Email Forms: Slient and Deadly

By Deane Barker

I really hate email forms, from a developer perspective. Meaning, I hate forms that just email something somewhere and then forget about it.

The fact is that email is a horrifically dodgy medium to do anything with. Two-and-a-half years ago, I complained about Barnes and Noble doing this. A customer service form on that site apparently just sent an email, which didn’t get delivered, and I got “Message Delayed” messages back for two days.

And this is how email is – sometimes it just doesn’t work. It’s like a forward pass in a football game. The quarterback may intend to get the ball into the hands of the receiver, but the reality is that once the ball has left his hands, it belongs to anyone. It’s up for grabs until it is safely delivered into the arms of the receiver. Sure, it’s probably headed in the right direction (unless your quarterback is Kerry Collins), but it’s a crapshoot until it actually gets there.

The problem with accepting user input then just emailing it is that stuff will break, and then your data is gone, man. Mail servers can stop running, mail can get sent and just get lost, or it can get sucked up by spam filters.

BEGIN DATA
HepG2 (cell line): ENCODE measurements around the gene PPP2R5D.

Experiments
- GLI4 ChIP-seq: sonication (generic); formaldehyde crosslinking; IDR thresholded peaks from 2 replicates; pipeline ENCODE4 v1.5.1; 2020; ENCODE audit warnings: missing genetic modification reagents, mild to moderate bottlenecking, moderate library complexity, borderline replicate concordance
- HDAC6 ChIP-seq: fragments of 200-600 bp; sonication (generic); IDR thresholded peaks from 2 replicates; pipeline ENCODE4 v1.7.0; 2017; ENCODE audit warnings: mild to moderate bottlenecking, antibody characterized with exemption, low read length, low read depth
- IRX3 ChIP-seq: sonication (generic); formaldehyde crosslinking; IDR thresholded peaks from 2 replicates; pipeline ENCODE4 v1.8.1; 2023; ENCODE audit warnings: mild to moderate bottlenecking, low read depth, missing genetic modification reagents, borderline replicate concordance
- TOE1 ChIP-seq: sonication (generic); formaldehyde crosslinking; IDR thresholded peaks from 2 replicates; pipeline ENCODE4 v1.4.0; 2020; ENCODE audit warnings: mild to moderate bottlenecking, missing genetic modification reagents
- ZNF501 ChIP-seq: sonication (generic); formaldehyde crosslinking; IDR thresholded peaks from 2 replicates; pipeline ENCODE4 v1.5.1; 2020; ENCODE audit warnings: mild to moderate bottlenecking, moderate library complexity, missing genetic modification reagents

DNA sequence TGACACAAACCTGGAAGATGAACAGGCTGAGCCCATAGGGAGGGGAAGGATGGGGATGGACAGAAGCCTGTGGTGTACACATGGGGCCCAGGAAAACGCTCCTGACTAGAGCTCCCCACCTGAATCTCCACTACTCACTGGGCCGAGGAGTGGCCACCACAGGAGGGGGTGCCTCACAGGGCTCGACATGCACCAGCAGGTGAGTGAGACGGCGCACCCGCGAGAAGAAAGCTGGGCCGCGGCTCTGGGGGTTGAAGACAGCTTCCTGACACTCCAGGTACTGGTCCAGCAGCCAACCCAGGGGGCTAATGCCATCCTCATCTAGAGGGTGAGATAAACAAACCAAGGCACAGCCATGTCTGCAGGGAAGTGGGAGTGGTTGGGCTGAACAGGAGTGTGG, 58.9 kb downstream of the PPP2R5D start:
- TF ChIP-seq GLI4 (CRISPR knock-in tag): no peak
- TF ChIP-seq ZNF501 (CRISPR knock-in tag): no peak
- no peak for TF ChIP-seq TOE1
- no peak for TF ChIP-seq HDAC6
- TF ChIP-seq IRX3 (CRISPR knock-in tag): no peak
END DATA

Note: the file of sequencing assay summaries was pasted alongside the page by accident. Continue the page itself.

And the big problem with losing email like this, is that it generally happens silently. You usually don’t find out anything is wrong until a few days later when someone calls and say, “Uh, we haven’t gotten anything from the Web site in a while…” And, by that point, how many are you missing? How much user input is gone? And can you even figure out who entered something so you can contact them and get the data again? Not usually.

What I’ve learned is that you still have to persist the form data on the server, even if you’re emailing it. This can be as simple as just serializing the data somewhere safe with a timestamp, so that if email starts vanishing, you can go back through the data and figure out at what point you stopped receiving stuff, and recreate what’s missing.

Usually, you can serialize the entire POST, but if you’re doing server side validation and the POST can get submitted more than once, you need to remember to delete what didn’t make the final cut. A more efficient route is to just write the body of the email you send to a text file with a timestamp in a directory that isn’t URL-addressable.

In a perfect world, you’ll never have to touch it and it will just sit there and accumulate. But this ain’t a perfect world, and having it is really handy when something goes bad.

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